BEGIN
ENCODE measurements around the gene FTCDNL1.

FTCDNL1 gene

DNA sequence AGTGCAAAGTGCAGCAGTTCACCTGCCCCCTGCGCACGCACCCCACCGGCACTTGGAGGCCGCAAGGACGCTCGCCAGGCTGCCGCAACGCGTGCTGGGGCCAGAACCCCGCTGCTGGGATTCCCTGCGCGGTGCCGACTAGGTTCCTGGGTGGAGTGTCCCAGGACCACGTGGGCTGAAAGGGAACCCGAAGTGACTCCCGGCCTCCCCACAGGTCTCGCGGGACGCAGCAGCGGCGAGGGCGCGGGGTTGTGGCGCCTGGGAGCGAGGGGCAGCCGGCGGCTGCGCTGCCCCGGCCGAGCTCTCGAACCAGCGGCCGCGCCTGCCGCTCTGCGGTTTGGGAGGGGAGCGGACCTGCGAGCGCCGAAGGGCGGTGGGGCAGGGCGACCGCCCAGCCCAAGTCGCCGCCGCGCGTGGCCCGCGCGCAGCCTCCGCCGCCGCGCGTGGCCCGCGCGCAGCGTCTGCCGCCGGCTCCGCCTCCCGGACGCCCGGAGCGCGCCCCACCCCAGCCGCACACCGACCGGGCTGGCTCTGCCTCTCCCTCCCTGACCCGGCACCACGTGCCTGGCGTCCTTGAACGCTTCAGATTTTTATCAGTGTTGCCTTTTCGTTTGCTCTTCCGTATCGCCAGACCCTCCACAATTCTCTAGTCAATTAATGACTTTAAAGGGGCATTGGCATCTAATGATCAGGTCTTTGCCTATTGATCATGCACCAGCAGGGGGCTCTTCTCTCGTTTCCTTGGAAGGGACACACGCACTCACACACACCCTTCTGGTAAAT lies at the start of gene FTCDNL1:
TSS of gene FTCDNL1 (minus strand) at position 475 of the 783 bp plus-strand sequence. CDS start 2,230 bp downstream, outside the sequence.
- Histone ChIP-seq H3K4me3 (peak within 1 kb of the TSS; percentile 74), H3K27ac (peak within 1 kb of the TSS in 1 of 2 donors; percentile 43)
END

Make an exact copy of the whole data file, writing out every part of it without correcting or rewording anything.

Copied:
ENCODE measurements around the gene FTCDNL1.

FTCDNL1 gene

DNA sequence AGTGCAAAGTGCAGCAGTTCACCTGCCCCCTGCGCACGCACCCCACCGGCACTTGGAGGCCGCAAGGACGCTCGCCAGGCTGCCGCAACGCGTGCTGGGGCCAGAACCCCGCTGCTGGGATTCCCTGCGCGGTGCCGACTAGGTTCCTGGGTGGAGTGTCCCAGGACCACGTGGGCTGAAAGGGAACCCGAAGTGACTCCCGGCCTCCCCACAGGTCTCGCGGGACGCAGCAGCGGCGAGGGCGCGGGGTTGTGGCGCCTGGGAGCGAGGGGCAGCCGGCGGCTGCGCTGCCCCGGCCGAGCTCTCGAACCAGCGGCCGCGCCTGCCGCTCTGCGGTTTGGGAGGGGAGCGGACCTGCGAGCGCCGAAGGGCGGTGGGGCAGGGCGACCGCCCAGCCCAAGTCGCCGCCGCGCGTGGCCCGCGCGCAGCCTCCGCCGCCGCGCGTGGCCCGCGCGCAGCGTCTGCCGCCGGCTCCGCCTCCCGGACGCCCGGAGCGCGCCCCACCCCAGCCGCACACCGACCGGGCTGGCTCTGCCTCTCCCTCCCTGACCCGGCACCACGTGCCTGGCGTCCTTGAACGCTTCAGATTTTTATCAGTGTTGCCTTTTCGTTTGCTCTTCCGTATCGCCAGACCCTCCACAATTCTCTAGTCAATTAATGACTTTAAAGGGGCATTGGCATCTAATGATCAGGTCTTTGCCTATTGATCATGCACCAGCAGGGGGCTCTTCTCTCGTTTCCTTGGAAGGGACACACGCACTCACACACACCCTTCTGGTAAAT lies at the start of gene FTCDNL1:
TSS of gene FTCDNL1 (minus strand) at position 475 of the 783 bp plus-strand sequence. CDS start 2,230 bp downstream, outside the sequence.
- Histone ChIP-seq H3K4me3 (peak within 1 kb of the TSS; percentile 74), H3K27ac (peak within 1 kb of the TSS in 1 of 2 donors; percentile 43)